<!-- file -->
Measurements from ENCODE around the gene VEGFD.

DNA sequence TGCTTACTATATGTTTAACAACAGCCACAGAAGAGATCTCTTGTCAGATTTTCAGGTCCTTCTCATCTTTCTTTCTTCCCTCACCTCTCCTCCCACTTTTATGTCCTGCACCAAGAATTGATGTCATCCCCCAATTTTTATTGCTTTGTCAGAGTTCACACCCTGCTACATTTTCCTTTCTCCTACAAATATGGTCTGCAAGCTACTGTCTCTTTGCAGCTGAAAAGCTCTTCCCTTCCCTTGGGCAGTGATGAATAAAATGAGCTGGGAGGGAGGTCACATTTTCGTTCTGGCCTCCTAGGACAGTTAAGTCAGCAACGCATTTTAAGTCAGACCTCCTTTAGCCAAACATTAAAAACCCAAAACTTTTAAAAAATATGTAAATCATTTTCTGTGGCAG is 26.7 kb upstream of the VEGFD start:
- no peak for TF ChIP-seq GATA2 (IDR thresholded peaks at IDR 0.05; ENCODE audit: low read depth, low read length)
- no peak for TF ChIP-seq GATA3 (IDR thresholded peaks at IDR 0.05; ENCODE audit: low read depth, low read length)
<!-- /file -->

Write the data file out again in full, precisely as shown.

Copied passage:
Measurements from ENCODE around the gene VEGFD.

DNA sequence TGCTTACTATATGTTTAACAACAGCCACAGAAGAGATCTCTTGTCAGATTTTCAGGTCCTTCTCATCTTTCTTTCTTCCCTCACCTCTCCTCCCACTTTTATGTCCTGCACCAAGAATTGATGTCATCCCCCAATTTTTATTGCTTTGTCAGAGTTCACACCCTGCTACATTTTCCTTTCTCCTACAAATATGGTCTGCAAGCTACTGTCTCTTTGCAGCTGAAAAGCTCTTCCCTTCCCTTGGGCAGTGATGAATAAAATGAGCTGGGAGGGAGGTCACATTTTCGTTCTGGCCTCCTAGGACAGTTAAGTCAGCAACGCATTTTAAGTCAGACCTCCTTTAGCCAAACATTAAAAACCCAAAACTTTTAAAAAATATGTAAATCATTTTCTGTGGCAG is 26.7 kb upstream of the VEGFD start:
- no peak for TF ChIP-seq GATA2 (IDR thresholded peaks at IDR 0.05; ENCODE audit: low read depth, low read length)
- no peak for TF ChIP-seq GATA3 (IDR thresholded peaks at IDR 0.05; ENCODE audit: low read depth, low read length)